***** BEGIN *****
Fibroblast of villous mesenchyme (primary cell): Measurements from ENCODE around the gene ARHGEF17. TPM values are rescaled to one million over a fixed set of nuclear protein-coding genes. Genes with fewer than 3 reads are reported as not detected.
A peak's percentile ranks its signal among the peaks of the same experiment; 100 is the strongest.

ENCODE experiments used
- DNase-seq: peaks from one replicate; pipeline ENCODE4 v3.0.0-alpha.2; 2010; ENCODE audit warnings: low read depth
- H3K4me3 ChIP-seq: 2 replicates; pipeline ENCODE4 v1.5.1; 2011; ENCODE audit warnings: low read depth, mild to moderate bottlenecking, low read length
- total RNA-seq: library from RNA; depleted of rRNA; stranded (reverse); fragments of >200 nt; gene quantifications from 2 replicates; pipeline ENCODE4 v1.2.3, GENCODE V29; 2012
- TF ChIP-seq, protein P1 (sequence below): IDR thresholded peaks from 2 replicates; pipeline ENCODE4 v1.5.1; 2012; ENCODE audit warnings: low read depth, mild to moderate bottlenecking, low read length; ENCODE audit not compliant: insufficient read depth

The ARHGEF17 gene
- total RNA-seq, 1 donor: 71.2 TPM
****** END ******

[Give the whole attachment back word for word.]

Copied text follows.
Fibroblast of villous mesenchyme (primary cell): Measurements from ENCODE around the gene ARHGEF17. TPM values are rescaled to one million over a fixed set of nuclear protein-coding genes. Genes with fewer than 3 reads are reported as not detected.
A peak's percentile ranks its signal among the peaks of the same experiment; 100 is the strongest.

ENCODE experiments used
- DNase-seq: peaks from one replicate; pipeline ENCODE4 v3.0.0-alpha.2; 2010; ENCODE audit warnings: low read depth
- H3K4me3 ChIP-seq: 2 replicates; pipeline ENCODE4 v1.5.1; 2011; ENCODE audit warnings: low read depth, mild to moderate bottlenecking, low read length
- total RNA-seq: library from RNA; depleted of rRNA; stranded (reverse); fragments of >200 nt; gene quantifications from 2 replicates; pipeline ENCODE4 v1.2.3, GENCODE V29; 2012
- TF ChIP-seq, protein P1 (sequence below): IDR thresholded peaks from 2 replicates; pipeline ENCODE4 v1.5.1; 2012; ENCODE audit warnings: low read depth, mild to moderate bottlenecking, low read length; ENCODE audit not compliant: insufficient read depth

The ARHGEF17 gene
- total RNA-seq, 1 donor: 71.2 TPM